"Growth in the 2011 security market reflects a continuation in demand for consumer and enterprise security tools," said Ruggero Contu, research director at Gartner. "However, despite overall solid growth, some regions did not experience the high-double-digit growth of emerging Asia/Pacific and Eurasia, which has been driven by 'greenfield' projects and buoyant economies. Western Europe remained the laggard because of the region's uncertain economic situation."
The security software market continued to show resilience at a time of IT budget restrictions and despite Intel writing down considerable revenue following its McAfee acquisition, which prevented the market from reaching double-digit growth. Intel acquired McAfee at the end of February last year, and the company's significant decline in revenue in 2011 was due to the fact that, as a result of normal purchase accounting rules, Intel was required to write down approximately 30 percent of McAfee's $1.4 billion of deferred revenue.
Retaining its market share lead in both the consumer and enterprise security space, Symantec recorded an annual growth rate of 17 percent, reaching $3.7 billion in revenue for 2011, which gives them a 20.6 percent share of the market. Gartner noted Symantec’s continued expansion beyond the traditional endpoint security market by leveraging its competency and mind share in the storage/data backup space and by putting a new focus on securing data, both at rest and in motion, through its data loss prevention (DLP) and encryption products.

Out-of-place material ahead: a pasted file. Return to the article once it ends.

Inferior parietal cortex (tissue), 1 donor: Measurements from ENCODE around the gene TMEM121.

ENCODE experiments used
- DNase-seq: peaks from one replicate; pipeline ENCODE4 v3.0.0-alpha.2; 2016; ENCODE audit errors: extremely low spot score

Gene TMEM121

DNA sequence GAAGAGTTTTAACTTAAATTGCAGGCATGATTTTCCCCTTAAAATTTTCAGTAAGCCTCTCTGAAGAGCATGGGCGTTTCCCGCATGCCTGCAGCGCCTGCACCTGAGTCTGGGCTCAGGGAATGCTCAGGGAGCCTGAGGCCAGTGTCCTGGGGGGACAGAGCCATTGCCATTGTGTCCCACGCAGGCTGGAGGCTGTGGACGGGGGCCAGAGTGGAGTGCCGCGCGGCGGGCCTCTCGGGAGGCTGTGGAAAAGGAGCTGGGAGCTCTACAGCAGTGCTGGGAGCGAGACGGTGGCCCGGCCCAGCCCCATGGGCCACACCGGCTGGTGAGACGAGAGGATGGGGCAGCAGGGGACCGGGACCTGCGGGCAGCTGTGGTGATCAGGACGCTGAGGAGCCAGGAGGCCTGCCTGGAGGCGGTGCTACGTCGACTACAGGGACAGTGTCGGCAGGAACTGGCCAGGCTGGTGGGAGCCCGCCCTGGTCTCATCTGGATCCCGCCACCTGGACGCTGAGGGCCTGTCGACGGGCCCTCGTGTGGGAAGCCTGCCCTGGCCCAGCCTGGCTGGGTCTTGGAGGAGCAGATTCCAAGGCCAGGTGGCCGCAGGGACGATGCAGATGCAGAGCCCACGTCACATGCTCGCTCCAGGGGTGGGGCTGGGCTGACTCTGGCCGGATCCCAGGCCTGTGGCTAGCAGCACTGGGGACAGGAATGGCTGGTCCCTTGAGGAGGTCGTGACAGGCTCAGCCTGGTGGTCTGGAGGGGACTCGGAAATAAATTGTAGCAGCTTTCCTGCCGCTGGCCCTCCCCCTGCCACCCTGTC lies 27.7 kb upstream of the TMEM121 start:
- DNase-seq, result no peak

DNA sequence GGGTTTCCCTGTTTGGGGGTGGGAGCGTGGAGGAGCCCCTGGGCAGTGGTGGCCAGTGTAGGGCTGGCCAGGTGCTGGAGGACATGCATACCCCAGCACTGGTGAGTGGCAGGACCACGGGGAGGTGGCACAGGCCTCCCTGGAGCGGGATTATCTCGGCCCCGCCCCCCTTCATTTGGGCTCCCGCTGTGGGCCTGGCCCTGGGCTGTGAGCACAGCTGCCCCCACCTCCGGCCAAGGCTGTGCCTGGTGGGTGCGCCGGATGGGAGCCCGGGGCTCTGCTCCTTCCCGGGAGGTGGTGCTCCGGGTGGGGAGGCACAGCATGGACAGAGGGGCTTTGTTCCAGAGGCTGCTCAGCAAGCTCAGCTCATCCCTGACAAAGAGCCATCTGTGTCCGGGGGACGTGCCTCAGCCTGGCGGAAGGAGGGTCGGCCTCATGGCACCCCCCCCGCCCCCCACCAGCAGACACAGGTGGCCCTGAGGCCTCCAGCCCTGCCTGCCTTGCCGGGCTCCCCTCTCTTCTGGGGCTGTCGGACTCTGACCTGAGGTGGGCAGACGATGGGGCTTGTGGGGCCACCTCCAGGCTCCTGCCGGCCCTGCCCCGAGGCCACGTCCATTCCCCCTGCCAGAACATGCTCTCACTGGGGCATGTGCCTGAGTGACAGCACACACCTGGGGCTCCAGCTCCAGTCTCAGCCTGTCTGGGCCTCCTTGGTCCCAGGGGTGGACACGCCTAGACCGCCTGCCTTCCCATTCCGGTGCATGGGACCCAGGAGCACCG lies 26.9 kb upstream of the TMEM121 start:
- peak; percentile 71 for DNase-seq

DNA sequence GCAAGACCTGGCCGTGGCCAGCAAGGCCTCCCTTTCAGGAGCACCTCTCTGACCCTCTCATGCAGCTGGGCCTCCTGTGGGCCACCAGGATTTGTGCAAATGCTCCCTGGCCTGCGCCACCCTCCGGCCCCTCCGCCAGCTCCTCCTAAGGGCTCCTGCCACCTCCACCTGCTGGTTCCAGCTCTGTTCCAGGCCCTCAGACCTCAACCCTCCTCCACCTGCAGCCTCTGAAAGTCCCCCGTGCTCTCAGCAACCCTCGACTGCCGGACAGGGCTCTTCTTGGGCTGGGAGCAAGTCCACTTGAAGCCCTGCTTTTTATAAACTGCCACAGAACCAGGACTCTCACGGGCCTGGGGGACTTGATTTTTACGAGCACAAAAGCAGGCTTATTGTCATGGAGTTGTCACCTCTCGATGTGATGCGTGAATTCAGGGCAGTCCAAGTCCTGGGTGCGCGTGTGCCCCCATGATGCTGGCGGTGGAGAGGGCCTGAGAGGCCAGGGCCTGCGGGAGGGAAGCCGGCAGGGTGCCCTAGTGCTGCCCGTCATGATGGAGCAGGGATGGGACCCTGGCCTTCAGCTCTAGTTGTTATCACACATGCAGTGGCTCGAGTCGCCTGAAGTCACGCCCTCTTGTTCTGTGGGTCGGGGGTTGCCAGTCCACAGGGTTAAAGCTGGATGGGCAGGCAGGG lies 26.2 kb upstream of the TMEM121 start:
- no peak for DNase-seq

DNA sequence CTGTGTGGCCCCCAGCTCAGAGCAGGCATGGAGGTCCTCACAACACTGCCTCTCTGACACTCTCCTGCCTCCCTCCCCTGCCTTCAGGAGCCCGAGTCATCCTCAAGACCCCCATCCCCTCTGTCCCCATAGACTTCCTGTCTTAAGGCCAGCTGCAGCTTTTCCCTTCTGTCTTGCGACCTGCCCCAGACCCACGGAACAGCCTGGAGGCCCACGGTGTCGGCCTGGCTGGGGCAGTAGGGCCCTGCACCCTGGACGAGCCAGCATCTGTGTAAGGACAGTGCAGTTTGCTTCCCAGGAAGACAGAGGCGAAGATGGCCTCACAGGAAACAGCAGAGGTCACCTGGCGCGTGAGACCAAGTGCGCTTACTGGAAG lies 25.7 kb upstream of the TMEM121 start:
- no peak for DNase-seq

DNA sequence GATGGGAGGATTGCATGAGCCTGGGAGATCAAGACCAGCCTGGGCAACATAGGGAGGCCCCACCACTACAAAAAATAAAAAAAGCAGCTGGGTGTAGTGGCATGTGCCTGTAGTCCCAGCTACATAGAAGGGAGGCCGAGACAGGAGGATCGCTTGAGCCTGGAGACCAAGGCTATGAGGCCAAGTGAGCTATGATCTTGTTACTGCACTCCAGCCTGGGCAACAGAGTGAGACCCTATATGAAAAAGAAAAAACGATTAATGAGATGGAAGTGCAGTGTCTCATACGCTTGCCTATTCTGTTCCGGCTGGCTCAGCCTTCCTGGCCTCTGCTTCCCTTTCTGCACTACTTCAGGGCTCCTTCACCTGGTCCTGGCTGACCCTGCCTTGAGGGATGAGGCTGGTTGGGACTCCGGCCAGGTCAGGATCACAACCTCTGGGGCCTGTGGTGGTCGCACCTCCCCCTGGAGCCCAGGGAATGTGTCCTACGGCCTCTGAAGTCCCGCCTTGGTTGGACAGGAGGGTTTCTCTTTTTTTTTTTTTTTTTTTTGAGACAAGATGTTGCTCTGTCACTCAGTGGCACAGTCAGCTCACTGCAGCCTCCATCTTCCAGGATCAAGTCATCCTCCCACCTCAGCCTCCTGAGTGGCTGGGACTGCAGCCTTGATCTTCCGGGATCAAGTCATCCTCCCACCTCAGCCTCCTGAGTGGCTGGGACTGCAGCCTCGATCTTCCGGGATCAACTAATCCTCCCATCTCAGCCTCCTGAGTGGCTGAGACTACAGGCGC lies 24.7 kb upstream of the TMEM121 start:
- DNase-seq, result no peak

Following Symantec at the top of the industry was McAfee and Trend Micro, bringing in $1.23 billion and $1.21 billion, respectively. Rounding out the top five with less than $1 billion in revenue are IBM ($930 million) and EMC ($716 million).
Gartner analysts said McAfee has a strong brand and market presence, which originates from its primary focus and specialization on security, in both the consumer and enterprise markets. The report also pointed to Trend Micro, noting that “during 2011, Trend Micro grew 11 percent, growth that unlike that of its main market competitors, was organic rather than from acquisitions.”
This story originally appeared at Insurance Networking News.
Justin Stephani is assistant editor at Insurance Networking News.